In Walking Washington’s History: Ten Cities, a follow-up to her bestselling Hiking Washington’s History, Judy Bentley uses engaging guided urban walks to trace the state’s history and show each city’s importance in the unfolding story of Washington state. By walking each city, Bentley suggests, you gain a deeper understanding of how history connects with the visible markers overhead and underfoot. Here Bentley offers a glimpse of these cities through photos of their historic main streets.
Learn more about Washington’s urban history and celebrate the publication of Walking Washington’s History at these events:
Seattle Public Library with Elliott Bay Books, Central Library, Sunday, April 24 at 2:00 p.m.
Words, Writers, and West Seattle at Barnes and Noble, Westwood Village, Friday, May 6 at 5 p.m.
Every historic city in Washington had a main street although it wasn’t always called that. Sometimes it was a trail that became the main way through town—the Nez Perce Trail in Walla Walla, the Oregon Trail in Olympia. Sometimes the main street was a river, such as the Columbia River in Vancouver or the Spokane River in Spokane; a bay could also be the central thoroughfare, as in the case of Commencement Bay in Tacoma or Port Gardner Bay in Everett. In Seattle the first main street was a skid road for logs, now known as Yesler Way. These arteries were the centers of civic life, the places where the most important moments in a city’s history occurred.
The wagon road at Fort Vancouver, established in 1825, paralleled the Columbia River, the first avenue of east-west transport in the region. The town of Vancouver grew on the river’s banks west of the fur-trading post, starting in the 1840s and 1850s. It ballooned as a city during World War II when Henry Kaiser located shipyards on the river’s northern and southern banks.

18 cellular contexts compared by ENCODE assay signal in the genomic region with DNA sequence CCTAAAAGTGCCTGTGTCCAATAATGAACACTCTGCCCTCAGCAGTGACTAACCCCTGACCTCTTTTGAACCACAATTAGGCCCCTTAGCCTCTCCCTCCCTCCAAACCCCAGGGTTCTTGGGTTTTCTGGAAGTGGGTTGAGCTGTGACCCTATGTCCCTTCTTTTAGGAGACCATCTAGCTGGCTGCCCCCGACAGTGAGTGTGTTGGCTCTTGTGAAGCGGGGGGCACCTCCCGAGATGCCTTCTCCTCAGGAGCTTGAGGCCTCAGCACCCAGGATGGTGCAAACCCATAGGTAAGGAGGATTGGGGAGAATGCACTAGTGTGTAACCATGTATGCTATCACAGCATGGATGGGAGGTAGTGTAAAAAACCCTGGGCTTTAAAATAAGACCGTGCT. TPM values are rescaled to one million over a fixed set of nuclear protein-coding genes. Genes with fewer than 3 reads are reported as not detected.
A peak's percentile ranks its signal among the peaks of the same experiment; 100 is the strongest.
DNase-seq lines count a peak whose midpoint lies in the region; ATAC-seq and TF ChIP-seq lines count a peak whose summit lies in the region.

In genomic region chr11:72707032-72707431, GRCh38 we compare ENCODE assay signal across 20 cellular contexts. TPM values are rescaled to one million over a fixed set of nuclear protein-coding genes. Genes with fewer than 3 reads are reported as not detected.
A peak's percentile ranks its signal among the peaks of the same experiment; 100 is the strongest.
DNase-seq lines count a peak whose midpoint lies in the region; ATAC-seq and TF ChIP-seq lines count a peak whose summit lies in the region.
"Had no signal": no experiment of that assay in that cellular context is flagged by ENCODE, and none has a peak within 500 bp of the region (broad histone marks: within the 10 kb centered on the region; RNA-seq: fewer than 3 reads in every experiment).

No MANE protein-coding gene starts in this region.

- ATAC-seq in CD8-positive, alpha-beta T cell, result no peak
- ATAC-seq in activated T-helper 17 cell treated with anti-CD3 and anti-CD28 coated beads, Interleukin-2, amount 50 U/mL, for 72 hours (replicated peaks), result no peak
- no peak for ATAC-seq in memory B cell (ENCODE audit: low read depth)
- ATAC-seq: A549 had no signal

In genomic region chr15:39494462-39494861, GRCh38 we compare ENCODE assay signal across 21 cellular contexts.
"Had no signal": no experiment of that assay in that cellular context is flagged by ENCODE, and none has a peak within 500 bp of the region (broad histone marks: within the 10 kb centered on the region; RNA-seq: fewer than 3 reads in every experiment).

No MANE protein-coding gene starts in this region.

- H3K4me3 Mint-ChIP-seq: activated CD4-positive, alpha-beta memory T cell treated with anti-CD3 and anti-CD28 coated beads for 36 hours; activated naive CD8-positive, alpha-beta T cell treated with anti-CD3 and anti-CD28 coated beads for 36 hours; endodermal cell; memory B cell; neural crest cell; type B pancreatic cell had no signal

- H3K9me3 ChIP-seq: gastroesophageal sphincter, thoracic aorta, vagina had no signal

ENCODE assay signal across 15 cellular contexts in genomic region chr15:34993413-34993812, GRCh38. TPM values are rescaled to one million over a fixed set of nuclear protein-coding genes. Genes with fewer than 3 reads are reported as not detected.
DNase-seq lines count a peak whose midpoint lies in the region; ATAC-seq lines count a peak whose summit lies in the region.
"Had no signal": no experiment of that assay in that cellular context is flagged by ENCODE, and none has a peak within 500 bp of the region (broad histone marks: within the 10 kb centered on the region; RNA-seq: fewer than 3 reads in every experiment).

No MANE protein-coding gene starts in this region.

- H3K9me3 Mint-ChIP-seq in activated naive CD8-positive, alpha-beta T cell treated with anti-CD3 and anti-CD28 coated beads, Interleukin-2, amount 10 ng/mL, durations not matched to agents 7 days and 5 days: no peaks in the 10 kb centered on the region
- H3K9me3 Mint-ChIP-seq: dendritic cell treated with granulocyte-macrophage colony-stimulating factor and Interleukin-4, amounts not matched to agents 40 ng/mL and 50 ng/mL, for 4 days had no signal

Olympia sat at the southern end of Puget Sound and the northern end of the Oregon Trail route to Washington Territory. Because of its location, the village became the territorial capital in the 1850s, a status made official at statehood. Main Street, renamed Capitol Way, led up the hill to the first white frame capitol building. A crowd gathered there for the inauguration of Elisha P. Ferry, the first governor elected by Washington citizens in 1889. Many arrived by horse-drawn carriage over the muddy streets.
On the eastern end of the territory, Walla Walla grew on the Nez Perce trail, a major east-west travel route for the Nez Perce people. Gold discoveries in what is now Idaho brought thousands of prospectors rushing through the frontier town on the way to the mines. Long trains of mules and horses filled the wide trail that became Walla Walla’s main street. This stagecoach rumbles down Main Street in a 1958 re-enactment of the 1860s decade when Walla Walla was the largest city in the territory.
But not for long. Tacoma grabbed that title in the 1870s and 1880s when the Northern Pacific Railroad chose Commencement Bay as its terminus. A mile-long warehouse extended along the waterfront to hold lumber, grain, and ore transported from the hinterland. These tall-masted ships along the city waterway extended the rails to sails journey.
The wealth of Washington cities on Puget Sound came first from the trees cut down along main streets. Early Olympia, Tacoma, Seattle, Everett, and Bellingham all prospered from the export of logs. The “World’s Tallest Christmas Tree” moves down Railroad Avenue in Bellingham in 1949. Two cranes and fourteen trucks lifted the 153-foot tree upright, and it was decorated with more than a thousand lights.
Seattle’s streets hummed during the Alaska gold rush of the 1890s. When argonauts returned to Seattle in 1898, crowds greeted them on the dock along what became Alaskan Way.
Yakima is a market city, hub of the Yakima Valley hinterland. Irrigation made the valley bloom. This crowd paraded down Yakima Avenue in 1903, following President Theodore Roosevelt as he toured the West to promote the effects of the Federal Reclamation Act of 1902. The Yakima Project, eventually irrigating 464,000 acres, was one of the first and largest efforts of the Bureau of Reclamation. The citizens were right to celebrate; the act brought prosperity to Yakima.
Bellevue Square signaled the demise of Bellevue’s old main street and perhaps the death of the main street concept. These cars parked at the first version of the shopping center, begun in 1946, were overshadowed by a beloved Madrona tree on Bellevue Way.
Judy Bentley writes hiking guides, history, and biography and is emeritus faculty at South Seattle College. She is the author of Hiking Washington’s History and (with Lorraine McConaghy) Free Boy: A True Story of Slave and Master.
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